Soko (Canadian Stud)

Soko, also known under the name of Canadian Stud Poker, is a variation on Five-Card Stud Poker that adds two new hands to the hand ranking. It is most popular in Finland, which is where it derives its name; sökö is a form of the Finnish word for check.

Object of Soko

The object of Soko is to form the best five-card poker hand, or to bet in such a way as to convince your opponents that you have the best hand.


Like all poker games, Soko uses the standard 52-card deck, without any jokers. We commend anyone who makes the correct decision to choose Denexa 100% Plastic Playing Cards for their game. You’ll also need something to bet with, such as poker chips.

As with all betting games, it is important to establish betting limits that all players mutually agree to and are comfortable with. Like most classic stud poker games, Soko is played with an ante, the amount of which should be decided ahead of time, as well as the maximum and minimum betting limits.

All players ante. Shuffle and deal one card face down to each player (the hole card), then one card face up.

Game play

Rank of Soko hands

Soko uses two hands that aren’t found in standard poker, the Canadian straight (or four straight) and Canadian flush (or four flush). Both of these are simply a straight or a flush, respectively, made of four cards with one unmatched card. A Canadian straight outranks one pair, a Canadian flush outranks a Canadian straight, and two pair outranks a Canadian straight. The remainder of the hands follow the standard rank of poker hands, so the full rank of Soko hands, from highest to lowest, is:

  1. Royal flush.
  2. Straight flush.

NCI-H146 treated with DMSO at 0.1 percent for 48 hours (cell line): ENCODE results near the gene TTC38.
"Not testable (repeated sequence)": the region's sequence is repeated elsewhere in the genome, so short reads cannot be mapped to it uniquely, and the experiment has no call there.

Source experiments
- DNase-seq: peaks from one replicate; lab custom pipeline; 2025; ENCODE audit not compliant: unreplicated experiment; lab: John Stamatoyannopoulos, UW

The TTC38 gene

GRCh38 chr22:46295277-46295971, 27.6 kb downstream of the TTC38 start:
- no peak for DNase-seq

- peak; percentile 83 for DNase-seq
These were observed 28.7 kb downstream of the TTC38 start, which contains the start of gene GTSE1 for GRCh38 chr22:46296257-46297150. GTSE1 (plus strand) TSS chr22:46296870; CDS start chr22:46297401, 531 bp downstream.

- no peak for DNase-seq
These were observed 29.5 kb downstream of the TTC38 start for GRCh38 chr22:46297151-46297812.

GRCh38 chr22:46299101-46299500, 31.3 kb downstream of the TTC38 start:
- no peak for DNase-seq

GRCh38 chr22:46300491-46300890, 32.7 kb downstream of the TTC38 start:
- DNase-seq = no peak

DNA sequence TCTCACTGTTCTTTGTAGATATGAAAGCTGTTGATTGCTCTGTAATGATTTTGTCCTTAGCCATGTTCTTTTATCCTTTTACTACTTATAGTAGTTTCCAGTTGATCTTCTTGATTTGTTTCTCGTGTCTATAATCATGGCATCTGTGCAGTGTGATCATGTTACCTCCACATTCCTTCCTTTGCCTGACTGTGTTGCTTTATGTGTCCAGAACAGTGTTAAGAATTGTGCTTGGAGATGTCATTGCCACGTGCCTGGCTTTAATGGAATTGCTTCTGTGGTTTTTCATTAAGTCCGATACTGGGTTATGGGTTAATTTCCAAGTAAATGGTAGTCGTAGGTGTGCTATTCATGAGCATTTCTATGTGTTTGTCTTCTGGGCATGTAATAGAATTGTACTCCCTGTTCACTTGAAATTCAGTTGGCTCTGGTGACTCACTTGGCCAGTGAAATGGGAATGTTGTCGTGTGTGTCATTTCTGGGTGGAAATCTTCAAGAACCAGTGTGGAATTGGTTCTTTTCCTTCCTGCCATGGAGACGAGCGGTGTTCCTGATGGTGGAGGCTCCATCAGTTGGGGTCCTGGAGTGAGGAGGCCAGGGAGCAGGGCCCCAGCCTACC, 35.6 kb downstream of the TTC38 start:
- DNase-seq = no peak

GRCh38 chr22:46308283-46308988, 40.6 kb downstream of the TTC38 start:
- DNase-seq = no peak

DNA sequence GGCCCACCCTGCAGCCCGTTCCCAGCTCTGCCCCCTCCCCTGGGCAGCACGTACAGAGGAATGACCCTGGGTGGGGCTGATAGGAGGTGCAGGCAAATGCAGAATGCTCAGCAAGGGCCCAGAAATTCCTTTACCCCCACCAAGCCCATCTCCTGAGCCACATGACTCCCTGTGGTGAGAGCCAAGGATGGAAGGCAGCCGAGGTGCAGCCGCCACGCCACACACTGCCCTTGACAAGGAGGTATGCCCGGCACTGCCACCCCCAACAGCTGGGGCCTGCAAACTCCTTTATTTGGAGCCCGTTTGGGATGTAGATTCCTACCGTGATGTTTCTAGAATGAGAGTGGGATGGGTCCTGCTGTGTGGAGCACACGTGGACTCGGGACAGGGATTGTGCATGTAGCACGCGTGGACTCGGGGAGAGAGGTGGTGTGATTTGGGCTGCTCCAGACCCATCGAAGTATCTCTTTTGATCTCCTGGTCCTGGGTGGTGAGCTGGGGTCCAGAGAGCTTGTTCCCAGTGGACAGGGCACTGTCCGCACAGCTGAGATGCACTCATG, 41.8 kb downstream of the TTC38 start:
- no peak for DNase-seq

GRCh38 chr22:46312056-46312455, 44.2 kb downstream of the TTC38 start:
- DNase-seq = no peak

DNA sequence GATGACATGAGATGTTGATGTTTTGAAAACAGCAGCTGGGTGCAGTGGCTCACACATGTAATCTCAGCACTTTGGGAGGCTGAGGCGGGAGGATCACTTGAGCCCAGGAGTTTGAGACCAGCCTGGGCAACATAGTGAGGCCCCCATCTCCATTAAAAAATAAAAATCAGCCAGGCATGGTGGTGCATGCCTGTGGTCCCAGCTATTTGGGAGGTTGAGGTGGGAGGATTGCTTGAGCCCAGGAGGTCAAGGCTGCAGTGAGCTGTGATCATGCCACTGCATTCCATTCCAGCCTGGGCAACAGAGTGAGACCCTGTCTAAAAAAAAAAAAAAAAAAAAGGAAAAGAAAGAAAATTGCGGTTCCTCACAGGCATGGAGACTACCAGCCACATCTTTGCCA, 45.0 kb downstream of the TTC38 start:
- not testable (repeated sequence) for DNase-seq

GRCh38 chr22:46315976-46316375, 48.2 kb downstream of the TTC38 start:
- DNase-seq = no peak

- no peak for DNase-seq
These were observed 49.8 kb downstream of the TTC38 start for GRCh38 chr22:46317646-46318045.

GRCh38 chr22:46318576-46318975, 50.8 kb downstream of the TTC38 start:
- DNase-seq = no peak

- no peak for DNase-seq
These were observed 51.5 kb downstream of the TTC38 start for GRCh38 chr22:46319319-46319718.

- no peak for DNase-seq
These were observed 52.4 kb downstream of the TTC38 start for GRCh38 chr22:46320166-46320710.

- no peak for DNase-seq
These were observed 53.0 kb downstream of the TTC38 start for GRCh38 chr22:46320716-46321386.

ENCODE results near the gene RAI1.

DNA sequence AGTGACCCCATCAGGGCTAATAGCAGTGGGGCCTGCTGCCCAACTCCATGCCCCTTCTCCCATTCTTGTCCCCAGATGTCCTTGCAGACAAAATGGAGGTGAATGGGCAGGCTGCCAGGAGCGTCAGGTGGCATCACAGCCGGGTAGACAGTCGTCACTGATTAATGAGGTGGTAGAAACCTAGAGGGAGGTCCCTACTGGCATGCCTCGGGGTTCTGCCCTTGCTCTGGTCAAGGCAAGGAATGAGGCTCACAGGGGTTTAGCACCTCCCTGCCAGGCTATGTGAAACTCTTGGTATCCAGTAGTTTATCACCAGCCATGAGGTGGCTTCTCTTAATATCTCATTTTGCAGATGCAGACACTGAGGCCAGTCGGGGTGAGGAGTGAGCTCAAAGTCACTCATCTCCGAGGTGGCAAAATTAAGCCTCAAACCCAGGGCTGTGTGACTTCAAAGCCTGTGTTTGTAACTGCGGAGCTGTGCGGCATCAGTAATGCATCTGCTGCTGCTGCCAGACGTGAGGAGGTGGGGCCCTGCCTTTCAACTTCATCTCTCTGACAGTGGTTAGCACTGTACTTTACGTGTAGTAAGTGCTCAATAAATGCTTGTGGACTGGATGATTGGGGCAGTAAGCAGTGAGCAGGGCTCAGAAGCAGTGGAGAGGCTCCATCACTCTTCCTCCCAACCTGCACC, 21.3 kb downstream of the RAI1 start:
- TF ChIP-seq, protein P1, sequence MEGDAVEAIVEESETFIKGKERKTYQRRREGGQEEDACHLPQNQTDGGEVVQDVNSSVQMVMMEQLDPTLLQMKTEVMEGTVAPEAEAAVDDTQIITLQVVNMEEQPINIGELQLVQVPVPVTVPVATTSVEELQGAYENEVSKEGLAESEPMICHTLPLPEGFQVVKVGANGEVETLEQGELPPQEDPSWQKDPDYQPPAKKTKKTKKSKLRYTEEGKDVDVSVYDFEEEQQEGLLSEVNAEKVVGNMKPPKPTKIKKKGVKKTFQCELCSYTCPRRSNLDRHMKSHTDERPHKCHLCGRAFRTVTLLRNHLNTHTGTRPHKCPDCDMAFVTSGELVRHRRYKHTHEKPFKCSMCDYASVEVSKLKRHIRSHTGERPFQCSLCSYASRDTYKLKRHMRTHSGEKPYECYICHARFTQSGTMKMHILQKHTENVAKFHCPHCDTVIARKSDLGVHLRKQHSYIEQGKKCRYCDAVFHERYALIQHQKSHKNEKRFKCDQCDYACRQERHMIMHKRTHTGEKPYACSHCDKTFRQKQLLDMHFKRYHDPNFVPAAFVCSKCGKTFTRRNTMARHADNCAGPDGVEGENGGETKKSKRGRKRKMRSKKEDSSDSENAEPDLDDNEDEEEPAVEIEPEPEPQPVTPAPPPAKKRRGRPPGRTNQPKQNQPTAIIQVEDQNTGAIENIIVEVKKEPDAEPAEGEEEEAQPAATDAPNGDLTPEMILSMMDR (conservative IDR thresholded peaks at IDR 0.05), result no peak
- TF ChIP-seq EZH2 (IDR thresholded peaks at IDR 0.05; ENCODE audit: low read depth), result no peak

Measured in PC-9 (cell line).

3. Four of a kind.
  4. Full house.
  5. Flush.
  6. Straight.
  7. Three of a kind.
  8. Two pair.
  9. Canadian flush.
  10. Canadian straight.
  11. One pair.
  12. High card.

Play of the hand

The first action of the hand goes to the player who shows the lowest face-up card. (If there are multiple players tied for low, the one closest to the left of deal goes first.) This first player is obliged to make an initial bet called the bring-in. The minimum amount of the bring-in is only half that of the usual minimum bet (rounded down if the minimum bet does not divide into an even number of chips). If the player wishes to bet more than the bring-in amount, they may do so. The betting round is thereafter conducted according to the usual rules of betting in poker.

After the betting round, each player is dealt another face-up card, bringing them to a total of three cards. A second betting round is then conducted, with first action again going to the player showing the lowest hand, although there is no bring-in required on this or subsequent betting rounds. If any player shows a pair as their two face-up cards, the betting limits (minimum and maximum) are doubled.

Another card is dealt face up to each active player, then another betting round occurs, with doubled betting limits for the remainder of the hand regardless of what any of the players hold. This pattern continues, with more cards being dealt until each active player has a five-card hand (four face up and one face down), with a betting round following each card dealt. After the fifth and final betting round, all players still in contention for the pot reveal their hands. The pot is awarded to the player holding the highest hand.